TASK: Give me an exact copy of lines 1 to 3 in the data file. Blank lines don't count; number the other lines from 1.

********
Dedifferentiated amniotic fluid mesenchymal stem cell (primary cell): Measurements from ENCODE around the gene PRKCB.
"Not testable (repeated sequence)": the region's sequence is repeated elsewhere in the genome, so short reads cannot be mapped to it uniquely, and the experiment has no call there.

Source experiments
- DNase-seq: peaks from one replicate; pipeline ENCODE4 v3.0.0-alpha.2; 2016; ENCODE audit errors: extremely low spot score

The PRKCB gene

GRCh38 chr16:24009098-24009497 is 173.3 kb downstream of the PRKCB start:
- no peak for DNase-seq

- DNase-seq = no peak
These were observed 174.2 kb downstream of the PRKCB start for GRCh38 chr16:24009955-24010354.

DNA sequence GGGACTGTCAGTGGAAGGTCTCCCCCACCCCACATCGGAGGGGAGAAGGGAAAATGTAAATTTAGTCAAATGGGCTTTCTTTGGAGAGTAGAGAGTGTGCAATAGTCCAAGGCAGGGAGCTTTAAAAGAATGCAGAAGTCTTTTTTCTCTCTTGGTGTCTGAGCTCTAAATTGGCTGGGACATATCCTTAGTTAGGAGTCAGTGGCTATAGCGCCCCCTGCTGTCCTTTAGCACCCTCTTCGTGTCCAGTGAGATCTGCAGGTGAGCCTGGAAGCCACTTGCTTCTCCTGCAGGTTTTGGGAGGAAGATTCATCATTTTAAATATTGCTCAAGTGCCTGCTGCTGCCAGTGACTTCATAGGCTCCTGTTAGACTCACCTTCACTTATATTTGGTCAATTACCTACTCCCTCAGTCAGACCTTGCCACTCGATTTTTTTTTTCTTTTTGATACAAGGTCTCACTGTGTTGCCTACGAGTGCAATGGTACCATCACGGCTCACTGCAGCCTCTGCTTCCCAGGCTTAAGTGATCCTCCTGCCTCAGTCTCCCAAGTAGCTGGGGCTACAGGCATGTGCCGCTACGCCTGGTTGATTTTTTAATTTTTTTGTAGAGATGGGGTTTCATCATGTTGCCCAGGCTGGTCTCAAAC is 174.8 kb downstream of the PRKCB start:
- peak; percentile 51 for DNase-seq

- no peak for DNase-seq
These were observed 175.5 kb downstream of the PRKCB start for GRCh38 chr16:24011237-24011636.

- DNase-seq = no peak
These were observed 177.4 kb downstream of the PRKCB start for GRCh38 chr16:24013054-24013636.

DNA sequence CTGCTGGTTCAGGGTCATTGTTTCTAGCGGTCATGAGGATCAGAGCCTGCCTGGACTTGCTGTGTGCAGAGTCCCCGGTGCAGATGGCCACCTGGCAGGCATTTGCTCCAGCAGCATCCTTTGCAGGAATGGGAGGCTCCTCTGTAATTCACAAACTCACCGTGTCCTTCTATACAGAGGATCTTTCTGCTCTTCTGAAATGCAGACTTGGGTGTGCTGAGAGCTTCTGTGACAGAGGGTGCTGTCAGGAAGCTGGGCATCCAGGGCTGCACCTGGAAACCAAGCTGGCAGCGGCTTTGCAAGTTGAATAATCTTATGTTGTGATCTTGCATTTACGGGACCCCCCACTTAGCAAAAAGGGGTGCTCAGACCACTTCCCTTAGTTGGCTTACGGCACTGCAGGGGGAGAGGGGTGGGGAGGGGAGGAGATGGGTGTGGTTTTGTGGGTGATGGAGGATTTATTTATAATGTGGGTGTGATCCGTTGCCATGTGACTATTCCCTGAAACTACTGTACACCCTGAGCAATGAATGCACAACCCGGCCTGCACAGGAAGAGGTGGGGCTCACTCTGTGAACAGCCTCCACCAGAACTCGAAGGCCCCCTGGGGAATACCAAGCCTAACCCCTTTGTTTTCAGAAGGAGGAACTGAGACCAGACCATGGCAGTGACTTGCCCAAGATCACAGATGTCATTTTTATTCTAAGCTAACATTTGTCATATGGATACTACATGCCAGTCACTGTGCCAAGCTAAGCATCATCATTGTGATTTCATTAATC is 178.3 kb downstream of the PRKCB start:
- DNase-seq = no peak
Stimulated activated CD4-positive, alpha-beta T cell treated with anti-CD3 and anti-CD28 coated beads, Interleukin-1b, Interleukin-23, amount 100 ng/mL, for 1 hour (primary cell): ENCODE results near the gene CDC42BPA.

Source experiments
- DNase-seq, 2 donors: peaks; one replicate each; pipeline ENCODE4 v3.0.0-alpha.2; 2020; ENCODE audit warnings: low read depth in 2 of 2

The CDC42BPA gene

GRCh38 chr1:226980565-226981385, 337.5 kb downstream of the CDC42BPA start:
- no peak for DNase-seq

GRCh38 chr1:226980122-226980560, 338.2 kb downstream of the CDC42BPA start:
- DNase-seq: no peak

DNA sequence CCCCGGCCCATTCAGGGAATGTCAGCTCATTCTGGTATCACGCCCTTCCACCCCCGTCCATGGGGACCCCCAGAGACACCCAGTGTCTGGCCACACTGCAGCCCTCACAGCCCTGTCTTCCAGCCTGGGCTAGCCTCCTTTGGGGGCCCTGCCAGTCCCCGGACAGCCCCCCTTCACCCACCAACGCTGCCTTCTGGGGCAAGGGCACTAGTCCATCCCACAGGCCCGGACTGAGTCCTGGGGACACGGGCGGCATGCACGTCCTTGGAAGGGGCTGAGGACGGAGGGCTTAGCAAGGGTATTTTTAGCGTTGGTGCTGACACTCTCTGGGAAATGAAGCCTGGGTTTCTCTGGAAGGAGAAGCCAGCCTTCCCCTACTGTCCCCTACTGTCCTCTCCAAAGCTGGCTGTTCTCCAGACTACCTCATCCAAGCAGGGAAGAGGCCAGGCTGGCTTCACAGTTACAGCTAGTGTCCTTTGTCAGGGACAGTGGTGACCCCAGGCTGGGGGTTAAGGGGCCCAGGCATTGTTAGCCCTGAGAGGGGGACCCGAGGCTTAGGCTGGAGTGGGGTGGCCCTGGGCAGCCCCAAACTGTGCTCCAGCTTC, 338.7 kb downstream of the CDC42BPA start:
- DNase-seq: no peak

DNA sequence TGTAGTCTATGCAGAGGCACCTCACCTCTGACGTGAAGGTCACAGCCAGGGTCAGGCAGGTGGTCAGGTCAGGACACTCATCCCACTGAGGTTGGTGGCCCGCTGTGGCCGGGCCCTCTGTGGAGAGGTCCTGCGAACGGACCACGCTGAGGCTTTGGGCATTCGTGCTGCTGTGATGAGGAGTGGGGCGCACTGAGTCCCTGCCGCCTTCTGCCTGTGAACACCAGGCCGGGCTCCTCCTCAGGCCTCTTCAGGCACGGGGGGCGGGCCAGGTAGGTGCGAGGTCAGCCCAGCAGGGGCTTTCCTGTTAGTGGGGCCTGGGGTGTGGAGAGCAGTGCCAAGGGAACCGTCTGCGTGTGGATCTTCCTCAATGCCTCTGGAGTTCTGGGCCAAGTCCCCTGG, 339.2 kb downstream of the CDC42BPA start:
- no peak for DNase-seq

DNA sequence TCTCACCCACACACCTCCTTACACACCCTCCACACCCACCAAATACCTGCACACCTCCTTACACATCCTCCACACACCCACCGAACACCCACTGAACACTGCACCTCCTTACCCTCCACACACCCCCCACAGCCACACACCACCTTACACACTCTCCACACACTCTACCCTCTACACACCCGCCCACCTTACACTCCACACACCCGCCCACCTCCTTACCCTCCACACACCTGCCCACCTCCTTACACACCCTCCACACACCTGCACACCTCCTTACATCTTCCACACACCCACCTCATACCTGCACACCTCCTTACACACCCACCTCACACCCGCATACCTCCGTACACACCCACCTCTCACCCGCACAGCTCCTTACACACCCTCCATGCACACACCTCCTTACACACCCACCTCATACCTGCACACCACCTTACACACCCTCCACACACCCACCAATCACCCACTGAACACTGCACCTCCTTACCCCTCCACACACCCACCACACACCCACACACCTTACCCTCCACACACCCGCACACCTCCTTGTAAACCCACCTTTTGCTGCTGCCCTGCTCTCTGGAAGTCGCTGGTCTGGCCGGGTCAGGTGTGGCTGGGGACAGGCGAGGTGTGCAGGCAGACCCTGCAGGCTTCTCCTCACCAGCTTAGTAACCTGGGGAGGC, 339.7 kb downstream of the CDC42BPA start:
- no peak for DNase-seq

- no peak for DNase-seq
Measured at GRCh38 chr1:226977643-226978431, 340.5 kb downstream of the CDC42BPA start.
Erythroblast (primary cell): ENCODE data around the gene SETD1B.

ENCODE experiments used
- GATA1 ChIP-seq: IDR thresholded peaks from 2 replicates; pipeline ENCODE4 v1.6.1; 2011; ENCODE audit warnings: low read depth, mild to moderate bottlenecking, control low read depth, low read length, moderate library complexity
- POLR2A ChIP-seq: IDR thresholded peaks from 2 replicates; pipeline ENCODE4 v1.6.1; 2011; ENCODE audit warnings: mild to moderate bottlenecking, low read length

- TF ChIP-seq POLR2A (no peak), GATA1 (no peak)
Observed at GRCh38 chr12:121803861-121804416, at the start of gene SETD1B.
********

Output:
Dedifferentiated amniotic fluid mesenchymal stem cell (primary cell): Measurements from ENCODE around the gene PRKCB.
"Not testable (repeated sequence)": the region's sequence is repeated elsewhere in the genome, so short reads cannot be mapped to it uniquely, and the experiment has no call there.

Source experiments